2. Jesus told the parable of the Pharisee and tax collector, who were praying in the Temple. The Pharisee boasted to God about his lifestyle, including his tithing practice (Luke 18:12).

3. Hebrews 7:4-9 mentions Abraham’s tithe to Melchizedek, as it points out the greatness of the latter’s priesthood — a type of the greater, benevolent priesthood of Jesus Christ.

None of these references indicates that tithing continues as a law under the new covenant.

Jesus and Stewardship

Jesus said much about Christian stewardship and our material possessions.

1. He did not condemn material possessions. Without hesitation, Jesus attended a great banquet, held in His honor by Levi — an obvious display of Levi’s wealth (Luke 5:29).

2. Jesus warned against greed in the well-known parable of the rich fool (Luke 12:13-21): “Watch out! Be on your guard against all kinds of greed; a man’s life does not consist in the abundance of his possessions” (v. 15).

3. Jesus said our primary concern should be the kingdom of God. He assured His followers that God would provide for life’s needs. “So do not worry, saying, ‘What shall we eat?’ or ‘What shall we drink?’ or ‘What shall we wear?’ For the pagans run after all these things, and your heavenly Father knows that you need them. But seek first his kingdom and his righteousness, and all these things will be given you as well” (Matthew 6:31-33).

4. Jesus taught that our greatness is not measured by wealth but by our service to others. “Whoever wants to become great among you must be your servant” (Mark 10:43).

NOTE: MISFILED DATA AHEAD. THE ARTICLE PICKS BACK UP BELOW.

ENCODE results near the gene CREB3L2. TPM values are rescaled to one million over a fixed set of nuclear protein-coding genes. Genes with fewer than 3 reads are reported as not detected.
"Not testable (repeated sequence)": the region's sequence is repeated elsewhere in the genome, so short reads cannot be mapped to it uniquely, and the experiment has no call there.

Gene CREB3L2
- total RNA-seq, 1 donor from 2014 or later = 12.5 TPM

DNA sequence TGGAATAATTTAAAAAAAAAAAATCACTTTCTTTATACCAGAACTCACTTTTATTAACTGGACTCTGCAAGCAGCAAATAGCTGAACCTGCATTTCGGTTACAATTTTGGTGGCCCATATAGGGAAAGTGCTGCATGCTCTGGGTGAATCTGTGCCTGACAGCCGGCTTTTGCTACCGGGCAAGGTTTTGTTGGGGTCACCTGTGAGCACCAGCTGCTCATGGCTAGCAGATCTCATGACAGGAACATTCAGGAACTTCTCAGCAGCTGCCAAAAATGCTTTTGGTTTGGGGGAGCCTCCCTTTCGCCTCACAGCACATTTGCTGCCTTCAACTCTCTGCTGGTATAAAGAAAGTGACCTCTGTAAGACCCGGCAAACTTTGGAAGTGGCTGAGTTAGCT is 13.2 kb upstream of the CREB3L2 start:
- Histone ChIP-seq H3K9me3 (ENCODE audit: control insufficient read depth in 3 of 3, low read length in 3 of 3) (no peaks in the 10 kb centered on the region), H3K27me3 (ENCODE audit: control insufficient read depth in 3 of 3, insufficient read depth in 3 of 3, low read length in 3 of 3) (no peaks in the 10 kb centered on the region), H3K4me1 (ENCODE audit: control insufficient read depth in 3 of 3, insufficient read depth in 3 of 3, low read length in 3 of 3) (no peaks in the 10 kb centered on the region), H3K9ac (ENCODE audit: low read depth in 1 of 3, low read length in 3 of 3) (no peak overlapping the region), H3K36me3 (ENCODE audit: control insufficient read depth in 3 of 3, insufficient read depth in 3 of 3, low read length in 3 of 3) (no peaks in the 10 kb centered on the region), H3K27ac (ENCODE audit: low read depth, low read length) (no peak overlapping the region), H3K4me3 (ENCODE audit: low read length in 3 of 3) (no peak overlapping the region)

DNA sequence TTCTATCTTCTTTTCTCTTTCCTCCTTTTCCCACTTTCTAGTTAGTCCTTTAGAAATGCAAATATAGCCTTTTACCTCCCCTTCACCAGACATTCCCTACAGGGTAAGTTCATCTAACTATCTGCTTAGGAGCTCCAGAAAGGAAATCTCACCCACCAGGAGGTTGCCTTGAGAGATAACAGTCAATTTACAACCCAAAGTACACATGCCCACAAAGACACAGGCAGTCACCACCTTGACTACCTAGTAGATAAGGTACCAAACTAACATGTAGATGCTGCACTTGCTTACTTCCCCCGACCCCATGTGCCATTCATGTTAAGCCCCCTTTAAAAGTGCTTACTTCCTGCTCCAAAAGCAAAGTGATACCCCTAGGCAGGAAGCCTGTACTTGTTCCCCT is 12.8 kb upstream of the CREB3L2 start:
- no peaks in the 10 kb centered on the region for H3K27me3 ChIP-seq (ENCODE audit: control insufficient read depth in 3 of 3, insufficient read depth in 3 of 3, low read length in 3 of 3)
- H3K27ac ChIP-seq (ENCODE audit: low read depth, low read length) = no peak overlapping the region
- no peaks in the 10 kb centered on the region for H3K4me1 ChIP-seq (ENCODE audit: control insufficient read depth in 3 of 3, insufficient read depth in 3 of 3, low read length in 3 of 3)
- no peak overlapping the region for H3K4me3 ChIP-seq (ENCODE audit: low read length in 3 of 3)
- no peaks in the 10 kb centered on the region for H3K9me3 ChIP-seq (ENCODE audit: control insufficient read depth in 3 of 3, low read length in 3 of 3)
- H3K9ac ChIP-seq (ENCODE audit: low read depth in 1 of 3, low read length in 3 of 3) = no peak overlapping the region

5. Jesus explained that total Christian stewardship is the complete surrender of ourselves to God. “Whoever finds his life will lose it, and whoever loses his life for my sake will find it” (Matthew 10:39) and “any of you who does not give up everything he has cannot be my disciple” (Luke 14:33).

Jesus recognized and praised those who gave generously. During a visit with the Master in his home, Zacchaeus declared, “Look, Lord! Here and now I give half of my possessions to the poor.”

Jesus responded, “Today salvation has come to this house
” (Luke 19:8, 9).

When Jesus saw the poor widow put two small copper coins in the temple treasury, He commended her not because she gave a tenth but because “she out of her poverty put in all she had to live on” (21:4).

Jesus taught that giving material possessions in itself is inadequate to express our gratitude and devotion to God. Christian stewardship, in the mind of Christ, means we dedicate to God all we are as people and all we possess. Once we achieve this attitude in our hearts, we give spontaneously.